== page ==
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“Monitoring the pulse of the Irish professional jobs market”

Professional job opportunities rise in January 12, but outlook remains cautious


The Morgan McKinley Irish Employment Monitor recorded a month-on-month increase of 39% in the number of new professional jobs available in January 12

There was also a marked increase (28%) in the number of professional job opportunities when compared to the same time last year

There was a significant increase in professionals looking for new roles, with the number rising by 70% compared to January 11.

8th February 2012 - The first Morgan McKinley Irish Employment Monitor for 2012 registered an increase of 39% in the number of new professional job opportunities from December 11 (6,720) to January 12 (9,312). This was also notably higher (28%) than the number of professional roles available in January 11 (7,250).

With regard to new professional job seekers in the Irish market, there was a significant rise from 5,620 in December 11 to 11,225 in January 12. This was also a substantial increase (70%) when compared to the same month last year, when 6,595 people were seeking new professional career opportunities.

Karen O’Flaherty, Chief Operations Officer, Morgan McKinley commented:

“The 39% increase in the number of newly registered jobs and the rise in professionals entering the jobs market in January 12 are indicative of seasonal recruitment trends. Job seekers are more likely to be active and curious about potential opportunities at the start of the year. Also many employers now have New Year budgets confirmed or committed projects to complete, enabling them to release new job roles to the hiring market. Typically, at the beginning of the year, the speed of hiring increases and jobseekers tend to be more buoyed by potential career moves or internal restructuring opportunities.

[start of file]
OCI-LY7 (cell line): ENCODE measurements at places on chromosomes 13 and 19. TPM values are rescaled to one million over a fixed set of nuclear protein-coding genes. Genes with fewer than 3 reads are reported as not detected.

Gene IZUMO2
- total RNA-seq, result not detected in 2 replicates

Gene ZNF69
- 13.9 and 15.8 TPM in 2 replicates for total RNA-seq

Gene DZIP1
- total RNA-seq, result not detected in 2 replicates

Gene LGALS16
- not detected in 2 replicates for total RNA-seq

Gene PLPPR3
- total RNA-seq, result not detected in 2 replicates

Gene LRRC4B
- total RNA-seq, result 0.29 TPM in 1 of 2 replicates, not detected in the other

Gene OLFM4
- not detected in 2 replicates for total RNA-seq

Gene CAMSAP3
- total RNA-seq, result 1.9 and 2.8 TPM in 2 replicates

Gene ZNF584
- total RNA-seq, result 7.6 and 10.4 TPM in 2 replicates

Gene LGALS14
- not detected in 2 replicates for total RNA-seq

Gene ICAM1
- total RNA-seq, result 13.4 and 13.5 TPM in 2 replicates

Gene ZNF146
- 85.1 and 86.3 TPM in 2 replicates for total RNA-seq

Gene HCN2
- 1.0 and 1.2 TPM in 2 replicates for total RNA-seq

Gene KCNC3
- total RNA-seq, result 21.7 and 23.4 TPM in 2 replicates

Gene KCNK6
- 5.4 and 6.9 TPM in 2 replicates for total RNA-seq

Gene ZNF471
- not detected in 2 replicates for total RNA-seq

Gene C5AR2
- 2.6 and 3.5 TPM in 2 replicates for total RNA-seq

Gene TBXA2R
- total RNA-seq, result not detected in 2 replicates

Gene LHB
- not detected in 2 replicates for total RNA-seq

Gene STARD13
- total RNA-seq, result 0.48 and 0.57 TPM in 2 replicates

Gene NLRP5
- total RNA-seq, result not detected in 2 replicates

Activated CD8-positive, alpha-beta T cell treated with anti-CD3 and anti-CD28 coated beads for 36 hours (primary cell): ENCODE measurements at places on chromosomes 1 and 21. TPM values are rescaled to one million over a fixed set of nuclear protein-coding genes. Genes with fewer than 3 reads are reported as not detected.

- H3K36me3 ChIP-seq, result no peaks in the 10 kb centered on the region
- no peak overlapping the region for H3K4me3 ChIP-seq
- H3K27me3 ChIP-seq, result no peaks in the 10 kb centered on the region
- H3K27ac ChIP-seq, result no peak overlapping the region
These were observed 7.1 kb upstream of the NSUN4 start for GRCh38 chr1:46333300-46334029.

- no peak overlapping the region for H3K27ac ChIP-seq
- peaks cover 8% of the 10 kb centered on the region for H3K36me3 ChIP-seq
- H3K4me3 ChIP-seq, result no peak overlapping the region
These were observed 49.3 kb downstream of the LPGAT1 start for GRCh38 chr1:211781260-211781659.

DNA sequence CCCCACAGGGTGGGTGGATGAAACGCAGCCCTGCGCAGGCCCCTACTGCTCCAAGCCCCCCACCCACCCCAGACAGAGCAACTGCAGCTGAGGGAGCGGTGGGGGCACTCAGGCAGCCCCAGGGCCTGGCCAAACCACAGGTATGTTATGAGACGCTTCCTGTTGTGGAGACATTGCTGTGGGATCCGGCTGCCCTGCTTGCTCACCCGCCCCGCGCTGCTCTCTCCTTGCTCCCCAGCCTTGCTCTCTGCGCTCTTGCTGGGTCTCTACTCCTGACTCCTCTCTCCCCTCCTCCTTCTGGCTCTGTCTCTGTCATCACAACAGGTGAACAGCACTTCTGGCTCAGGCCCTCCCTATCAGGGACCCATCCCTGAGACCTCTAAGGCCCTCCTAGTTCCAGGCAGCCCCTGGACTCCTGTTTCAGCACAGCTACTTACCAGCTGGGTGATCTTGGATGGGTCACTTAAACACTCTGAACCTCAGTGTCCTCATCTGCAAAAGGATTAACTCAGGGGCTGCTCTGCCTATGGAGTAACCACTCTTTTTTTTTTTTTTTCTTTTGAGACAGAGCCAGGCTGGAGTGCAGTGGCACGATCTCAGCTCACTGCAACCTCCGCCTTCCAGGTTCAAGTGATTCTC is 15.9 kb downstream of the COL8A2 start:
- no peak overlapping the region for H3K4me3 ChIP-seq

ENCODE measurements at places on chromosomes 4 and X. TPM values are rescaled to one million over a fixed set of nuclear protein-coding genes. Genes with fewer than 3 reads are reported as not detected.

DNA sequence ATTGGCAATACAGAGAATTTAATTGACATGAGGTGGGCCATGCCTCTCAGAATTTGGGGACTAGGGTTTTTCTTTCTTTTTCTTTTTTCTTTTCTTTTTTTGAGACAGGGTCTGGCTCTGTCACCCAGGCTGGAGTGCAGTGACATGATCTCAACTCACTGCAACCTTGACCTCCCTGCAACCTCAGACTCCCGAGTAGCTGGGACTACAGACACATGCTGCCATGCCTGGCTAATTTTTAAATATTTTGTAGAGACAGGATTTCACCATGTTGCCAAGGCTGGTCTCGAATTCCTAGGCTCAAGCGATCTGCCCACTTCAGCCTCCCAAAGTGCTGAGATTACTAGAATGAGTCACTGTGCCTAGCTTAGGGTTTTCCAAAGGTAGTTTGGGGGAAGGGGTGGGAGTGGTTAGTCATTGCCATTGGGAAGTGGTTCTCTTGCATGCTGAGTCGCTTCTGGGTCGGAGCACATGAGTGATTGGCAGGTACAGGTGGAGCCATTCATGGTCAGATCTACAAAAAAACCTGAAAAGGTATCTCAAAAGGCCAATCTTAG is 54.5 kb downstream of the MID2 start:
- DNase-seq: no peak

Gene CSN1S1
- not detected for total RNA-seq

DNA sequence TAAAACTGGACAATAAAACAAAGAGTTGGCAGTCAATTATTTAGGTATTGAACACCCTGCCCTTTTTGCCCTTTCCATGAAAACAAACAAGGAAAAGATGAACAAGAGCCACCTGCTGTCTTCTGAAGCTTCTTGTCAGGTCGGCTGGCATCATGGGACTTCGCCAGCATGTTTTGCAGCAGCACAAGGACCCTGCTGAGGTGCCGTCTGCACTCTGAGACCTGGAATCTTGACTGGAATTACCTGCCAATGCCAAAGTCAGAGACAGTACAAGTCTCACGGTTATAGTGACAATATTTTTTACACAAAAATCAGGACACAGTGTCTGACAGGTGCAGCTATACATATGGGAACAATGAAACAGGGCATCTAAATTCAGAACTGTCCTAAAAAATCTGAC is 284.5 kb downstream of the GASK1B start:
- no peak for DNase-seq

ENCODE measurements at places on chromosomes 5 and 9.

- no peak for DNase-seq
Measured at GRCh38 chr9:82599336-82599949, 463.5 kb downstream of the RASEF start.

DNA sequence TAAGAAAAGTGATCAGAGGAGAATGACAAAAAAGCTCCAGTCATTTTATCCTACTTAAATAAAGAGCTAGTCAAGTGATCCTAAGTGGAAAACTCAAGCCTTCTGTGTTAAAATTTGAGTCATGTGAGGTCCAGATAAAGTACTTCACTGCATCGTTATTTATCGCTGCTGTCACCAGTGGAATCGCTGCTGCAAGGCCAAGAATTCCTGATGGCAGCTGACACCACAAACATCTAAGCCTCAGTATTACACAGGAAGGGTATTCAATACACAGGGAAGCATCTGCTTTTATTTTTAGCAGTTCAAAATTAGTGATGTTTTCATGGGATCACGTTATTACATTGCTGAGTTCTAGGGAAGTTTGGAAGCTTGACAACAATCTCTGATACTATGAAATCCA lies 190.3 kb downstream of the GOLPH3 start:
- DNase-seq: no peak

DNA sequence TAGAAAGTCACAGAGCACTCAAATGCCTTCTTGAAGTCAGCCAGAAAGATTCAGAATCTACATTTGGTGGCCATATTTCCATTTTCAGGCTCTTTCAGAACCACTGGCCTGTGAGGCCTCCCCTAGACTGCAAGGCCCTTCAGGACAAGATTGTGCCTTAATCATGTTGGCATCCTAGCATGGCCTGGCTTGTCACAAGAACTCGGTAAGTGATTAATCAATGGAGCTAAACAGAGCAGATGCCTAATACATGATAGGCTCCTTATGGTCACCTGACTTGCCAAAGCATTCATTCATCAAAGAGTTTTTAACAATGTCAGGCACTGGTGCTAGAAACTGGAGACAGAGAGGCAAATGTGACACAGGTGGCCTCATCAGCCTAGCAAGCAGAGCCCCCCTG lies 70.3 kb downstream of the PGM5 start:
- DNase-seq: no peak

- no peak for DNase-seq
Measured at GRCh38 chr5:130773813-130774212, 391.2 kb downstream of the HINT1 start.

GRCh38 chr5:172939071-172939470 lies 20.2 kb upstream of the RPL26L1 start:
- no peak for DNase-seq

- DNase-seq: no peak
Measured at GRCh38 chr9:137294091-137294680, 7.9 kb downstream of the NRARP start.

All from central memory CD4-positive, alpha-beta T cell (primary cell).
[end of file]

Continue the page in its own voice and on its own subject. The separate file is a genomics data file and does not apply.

The fact that January 12 registered the highest number of professional job opportunities since September 08 is very positive. However, the mood from employers, specifically indigenous Irish companies, SMEs and the financial services sector remains cautious, with multinationals and the export-led sectors the most active and optimistic for the year ahead.

With ongoing uncertainty in the economy, most professional employers’ visibility of the permanent jobs market continues to be reflected in short term commitment to hiring plans and budget sign-off. This is reflected in our most recent Hiring Intentions survey which found that 12% are still unsure of their hiring strategies for the year.

However this has increased the opportunity for professionals in temporary assignments. There is ongoing demand for skills in projects. Most notably in niche areas such as restructuring, credit and change management, the temporary jobs market is likely to be a growth area for the year ahead.

Overall, at this early stage in the year, it is difficult to make predictions.  Hiring activity for January 12 is mainly impacted by the & lsquo;New Year’ effect and it is likely to be the end of February 12 before we will have a clearer sense of companies’ hiring budgets and plans for the remainder of H1.”


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